A new study suggests gods of morality did not lead to advanced societies, rather, it was the other way around.

There is a long standing theory that belief in moralising gods, those that enforce a moral code is how we expanded as a society, but new research says we did that all by ourselves.

The study looked back over 414 societies from the past 10,000 years.

During this time there has been a rise in the spread of ‘prosocial religions’, in which either powerful ‘moralising gods’ (which enforce a moral code) or more general ‘supernatural punishment’ of moral transgressions (for example, karma in Buddhism) have been postulated.

The analysis found that belief in moralising gods usually followed the rise of social complexity, and tended to appear after the emergence of ‘megasocieties’ of populations greater than around one million people.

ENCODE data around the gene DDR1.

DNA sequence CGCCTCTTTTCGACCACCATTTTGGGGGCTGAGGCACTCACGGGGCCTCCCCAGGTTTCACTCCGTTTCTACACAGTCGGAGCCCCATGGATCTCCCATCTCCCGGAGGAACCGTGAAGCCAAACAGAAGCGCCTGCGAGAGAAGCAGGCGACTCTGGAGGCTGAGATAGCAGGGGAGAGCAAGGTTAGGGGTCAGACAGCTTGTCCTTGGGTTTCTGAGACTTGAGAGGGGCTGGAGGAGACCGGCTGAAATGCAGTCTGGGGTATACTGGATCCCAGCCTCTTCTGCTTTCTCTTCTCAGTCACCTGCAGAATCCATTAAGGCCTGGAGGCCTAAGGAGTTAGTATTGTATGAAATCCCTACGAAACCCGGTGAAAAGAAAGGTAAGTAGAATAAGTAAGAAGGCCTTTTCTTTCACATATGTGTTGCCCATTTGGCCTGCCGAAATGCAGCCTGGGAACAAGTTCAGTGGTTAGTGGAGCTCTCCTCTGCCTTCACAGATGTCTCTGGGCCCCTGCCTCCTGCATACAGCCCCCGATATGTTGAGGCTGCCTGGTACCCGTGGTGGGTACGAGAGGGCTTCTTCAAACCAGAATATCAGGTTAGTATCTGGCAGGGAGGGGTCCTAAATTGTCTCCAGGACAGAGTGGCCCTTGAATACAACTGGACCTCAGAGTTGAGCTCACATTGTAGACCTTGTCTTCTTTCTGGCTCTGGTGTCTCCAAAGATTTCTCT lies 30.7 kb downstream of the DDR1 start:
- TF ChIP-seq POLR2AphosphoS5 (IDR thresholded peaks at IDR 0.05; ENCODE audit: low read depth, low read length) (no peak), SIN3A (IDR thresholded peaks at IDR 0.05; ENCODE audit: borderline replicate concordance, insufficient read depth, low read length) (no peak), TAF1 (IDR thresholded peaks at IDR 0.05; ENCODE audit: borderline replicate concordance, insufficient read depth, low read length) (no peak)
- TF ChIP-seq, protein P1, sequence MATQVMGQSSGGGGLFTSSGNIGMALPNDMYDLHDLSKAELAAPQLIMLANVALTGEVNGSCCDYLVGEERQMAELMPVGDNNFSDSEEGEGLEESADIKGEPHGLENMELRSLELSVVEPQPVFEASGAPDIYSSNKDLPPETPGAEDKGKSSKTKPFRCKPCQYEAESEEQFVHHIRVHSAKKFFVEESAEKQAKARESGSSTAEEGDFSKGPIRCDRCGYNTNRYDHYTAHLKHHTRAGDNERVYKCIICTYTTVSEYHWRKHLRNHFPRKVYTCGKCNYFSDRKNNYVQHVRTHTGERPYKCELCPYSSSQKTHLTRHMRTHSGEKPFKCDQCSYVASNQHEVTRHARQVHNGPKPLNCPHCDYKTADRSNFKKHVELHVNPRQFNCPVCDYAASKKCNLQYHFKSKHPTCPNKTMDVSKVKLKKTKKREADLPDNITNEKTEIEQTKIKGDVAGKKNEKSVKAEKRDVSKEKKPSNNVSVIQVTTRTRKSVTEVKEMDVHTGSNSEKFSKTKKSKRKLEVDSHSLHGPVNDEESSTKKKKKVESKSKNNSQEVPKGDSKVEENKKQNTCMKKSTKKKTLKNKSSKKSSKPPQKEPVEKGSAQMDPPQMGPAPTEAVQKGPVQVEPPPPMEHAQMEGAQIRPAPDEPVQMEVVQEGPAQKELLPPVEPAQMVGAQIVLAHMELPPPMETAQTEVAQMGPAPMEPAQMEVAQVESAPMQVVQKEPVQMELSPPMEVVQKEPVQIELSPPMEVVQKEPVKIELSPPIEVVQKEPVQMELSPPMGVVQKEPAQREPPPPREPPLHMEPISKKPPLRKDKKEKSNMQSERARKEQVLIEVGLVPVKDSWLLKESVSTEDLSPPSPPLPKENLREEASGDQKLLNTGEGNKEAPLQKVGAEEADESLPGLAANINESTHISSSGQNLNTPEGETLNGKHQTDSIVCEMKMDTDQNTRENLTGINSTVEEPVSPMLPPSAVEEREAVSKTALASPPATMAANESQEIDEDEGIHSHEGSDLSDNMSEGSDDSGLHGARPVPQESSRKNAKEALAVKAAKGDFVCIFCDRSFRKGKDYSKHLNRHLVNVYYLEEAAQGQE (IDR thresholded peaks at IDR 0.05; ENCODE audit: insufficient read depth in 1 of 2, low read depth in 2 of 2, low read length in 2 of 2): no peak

The authors argue that a belief in moralising gods was not a prerequisite for the expansion of complex human societies, but may represent a cultural adaptation that is necessary to maintain cooperation in societies once they have exceeded a certain size.

This may result from the need to subject diverse populations in multi-ethnic empires to a common higher-level power, they conclude.

Essentially, it appears that our morality and cooperation probably came from our own hard work, but religion represented a means to adapt it to a large population.

The study is accessible here.